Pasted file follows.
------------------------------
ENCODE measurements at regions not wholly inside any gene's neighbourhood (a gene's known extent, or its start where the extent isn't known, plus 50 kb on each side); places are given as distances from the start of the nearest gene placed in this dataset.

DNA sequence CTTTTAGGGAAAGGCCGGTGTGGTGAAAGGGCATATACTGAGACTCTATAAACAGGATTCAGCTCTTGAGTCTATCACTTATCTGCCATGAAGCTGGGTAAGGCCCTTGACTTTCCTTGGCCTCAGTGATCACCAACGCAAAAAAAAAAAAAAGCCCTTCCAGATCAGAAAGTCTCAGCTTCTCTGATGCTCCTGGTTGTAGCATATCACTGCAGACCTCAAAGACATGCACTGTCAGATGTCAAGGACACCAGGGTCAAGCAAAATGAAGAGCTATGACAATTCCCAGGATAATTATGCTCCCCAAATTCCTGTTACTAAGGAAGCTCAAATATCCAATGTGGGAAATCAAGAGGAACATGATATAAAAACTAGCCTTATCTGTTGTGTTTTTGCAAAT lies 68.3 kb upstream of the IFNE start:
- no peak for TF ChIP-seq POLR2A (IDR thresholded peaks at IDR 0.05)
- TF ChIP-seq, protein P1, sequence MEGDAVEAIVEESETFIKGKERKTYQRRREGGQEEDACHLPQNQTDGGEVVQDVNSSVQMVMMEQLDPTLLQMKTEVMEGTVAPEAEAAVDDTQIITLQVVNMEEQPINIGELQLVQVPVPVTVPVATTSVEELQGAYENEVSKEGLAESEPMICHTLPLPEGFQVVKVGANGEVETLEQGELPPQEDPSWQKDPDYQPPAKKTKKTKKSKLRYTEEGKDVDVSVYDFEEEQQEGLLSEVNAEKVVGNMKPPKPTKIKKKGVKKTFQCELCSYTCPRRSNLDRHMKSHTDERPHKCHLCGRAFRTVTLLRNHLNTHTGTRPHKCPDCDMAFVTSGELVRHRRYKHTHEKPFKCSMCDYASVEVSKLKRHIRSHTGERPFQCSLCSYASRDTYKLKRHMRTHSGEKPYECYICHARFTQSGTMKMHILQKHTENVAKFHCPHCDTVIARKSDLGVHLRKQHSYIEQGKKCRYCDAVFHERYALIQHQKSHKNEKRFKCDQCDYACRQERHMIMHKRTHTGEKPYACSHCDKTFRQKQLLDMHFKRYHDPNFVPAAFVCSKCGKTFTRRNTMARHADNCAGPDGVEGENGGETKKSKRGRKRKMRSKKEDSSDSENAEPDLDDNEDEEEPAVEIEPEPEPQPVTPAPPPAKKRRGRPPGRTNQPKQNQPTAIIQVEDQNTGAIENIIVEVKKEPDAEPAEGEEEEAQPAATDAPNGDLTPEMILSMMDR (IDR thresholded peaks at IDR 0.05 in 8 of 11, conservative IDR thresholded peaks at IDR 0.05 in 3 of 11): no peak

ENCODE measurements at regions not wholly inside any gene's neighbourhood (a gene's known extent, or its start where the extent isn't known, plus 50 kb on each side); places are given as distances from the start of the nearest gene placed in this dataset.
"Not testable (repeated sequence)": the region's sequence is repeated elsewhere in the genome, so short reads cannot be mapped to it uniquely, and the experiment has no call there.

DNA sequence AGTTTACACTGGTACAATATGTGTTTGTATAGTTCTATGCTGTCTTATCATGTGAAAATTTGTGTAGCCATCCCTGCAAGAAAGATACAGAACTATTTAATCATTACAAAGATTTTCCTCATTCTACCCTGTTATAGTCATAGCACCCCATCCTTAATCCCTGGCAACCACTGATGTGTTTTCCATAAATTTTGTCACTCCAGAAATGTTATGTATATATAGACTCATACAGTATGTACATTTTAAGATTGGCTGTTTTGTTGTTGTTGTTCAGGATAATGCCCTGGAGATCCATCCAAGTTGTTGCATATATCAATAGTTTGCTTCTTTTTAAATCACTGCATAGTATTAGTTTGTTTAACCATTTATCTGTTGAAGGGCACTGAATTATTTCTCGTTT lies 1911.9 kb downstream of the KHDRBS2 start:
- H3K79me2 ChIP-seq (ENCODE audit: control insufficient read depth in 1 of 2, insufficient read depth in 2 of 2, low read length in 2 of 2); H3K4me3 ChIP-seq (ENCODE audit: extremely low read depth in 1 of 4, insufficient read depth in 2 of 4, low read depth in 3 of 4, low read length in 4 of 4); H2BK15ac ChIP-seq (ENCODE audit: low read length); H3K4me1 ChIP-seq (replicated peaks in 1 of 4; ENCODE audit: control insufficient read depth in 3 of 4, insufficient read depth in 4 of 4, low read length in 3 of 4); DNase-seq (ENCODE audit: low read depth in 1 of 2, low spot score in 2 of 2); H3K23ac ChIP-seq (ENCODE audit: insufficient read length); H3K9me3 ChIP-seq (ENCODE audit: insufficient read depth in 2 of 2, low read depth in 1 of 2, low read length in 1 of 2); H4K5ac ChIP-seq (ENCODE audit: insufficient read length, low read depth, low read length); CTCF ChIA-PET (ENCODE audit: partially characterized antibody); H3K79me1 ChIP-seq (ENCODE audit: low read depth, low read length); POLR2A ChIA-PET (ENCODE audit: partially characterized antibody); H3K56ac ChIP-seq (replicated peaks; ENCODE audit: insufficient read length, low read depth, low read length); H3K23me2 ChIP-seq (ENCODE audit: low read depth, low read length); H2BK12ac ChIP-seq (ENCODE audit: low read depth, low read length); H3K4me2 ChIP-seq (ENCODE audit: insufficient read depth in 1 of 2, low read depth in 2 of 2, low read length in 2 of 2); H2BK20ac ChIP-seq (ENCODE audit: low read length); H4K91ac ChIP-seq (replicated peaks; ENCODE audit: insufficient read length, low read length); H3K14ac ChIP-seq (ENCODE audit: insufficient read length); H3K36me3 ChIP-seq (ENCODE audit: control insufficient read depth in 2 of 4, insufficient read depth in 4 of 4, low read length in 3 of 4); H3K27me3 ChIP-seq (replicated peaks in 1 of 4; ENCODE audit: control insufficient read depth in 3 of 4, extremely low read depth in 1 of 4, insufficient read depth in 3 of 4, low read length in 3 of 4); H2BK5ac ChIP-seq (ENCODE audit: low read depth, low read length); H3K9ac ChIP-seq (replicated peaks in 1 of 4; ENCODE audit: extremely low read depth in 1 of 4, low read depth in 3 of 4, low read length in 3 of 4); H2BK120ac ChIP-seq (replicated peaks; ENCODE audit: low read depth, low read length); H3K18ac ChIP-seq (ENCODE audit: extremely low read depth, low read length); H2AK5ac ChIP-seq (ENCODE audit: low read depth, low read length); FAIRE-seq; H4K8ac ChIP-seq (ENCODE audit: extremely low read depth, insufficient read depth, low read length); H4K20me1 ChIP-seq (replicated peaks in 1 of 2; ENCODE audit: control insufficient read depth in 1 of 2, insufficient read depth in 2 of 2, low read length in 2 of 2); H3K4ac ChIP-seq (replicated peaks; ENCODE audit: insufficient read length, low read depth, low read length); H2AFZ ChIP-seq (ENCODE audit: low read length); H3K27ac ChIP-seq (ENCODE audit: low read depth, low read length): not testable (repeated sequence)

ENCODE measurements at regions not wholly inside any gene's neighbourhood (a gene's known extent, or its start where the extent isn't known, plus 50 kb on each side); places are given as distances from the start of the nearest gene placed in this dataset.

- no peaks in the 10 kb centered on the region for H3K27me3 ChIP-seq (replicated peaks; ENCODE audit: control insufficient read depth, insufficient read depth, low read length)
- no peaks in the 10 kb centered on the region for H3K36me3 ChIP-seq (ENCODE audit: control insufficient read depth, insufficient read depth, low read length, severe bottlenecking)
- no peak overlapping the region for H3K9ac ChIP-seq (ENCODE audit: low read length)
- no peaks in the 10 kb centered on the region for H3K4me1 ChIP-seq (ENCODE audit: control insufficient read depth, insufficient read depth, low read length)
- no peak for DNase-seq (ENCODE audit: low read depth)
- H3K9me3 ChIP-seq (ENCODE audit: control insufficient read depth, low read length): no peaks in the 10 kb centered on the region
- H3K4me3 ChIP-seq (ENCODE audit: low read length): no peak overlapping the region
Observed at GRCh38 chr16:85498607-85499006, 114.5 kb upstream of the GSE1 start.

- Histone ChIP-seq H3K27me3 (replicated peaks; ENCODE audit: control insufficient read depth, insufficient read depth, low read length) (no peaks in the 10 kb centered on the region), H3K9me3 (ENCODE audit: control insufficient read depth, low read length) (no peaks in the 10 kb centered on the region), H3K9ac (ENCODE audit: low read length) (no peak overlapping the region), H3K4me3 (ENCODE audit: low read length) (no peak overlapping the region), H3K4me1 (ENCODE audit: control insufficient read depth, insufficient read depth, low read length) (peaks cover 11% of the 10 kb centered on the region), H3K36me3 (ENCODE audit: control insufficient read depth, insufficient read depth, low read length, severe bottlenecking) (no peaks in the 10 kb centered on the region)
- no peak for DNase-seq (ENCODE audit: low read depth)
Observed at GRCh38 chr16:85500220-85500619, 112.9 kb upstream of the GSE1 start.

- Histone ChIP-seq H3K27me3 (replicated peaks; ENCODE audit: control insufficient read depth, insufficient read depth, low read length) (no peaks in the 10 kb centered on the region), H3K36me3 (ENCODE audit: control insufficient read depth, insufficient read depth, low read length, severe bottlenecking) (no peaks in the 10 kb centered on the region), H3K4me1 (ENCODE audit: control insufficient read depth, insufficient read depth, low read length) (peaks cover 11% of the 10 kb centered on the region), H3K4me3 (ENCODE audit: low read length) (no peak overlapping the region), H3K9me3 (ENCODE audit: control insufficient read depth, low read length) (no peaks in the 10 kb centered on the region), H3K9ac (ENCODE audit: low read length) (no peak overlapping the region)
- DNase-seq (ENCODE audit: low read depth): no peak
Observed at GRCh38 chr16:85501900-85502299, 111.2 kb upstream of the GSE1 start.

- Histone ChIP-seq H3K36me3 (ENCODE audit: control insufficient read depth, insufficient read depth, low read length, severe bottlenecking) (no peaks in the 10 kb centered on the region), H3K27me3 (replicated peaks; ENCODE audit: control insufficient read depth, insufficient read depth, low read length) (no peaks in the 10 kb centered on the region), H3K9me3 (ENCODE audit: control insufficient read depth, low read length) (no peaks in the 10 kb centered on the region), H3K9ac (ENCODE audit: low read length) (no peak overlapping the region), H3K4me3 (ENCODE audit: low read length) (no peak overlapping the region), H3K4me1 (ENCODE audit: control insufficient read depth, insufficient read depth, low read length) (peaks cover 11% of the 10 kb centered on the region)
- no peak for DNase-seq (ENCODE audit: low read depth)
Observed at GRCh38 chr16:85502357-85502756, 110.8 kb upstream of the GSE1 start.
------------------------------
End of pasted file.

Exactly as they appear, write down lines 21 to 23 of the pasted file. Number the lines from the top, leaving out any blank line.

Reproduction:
- Histone ChIP-seq H3K27me3 (replicated peaks; ENCODE audit: control insufficient read depth, insufficient read depth, low read length) (no peaks in the 10 kb centered on the region), H3K36me3 (ENCODE audit: control insufficient read depth, insufficient read depth, low read length, severe bottlenecking) (no peaks in the 10 kb centered on the region), H3K4me1 (ENCODE audit: control insufficient read depth, insufficient read depth, low read length) (peaks cover 11% of the 10 kb centered on the region), H3K4me3 (ENCODE audit: low read length) (no peak overlapping the region), H3K9me3 (ENCODE audit: control insufficient read depth, low read length) (no peaks in the 10 kb centered on the region), H3K9ac (ENCODE audit: low read length) (no peak overlapping the region)
- DNase-seq (ENCODE audit: low read depth): no peak
Observed at GRCh38 chr16:85501900-85502299, 111.2 kb upstream of the GSE1 start.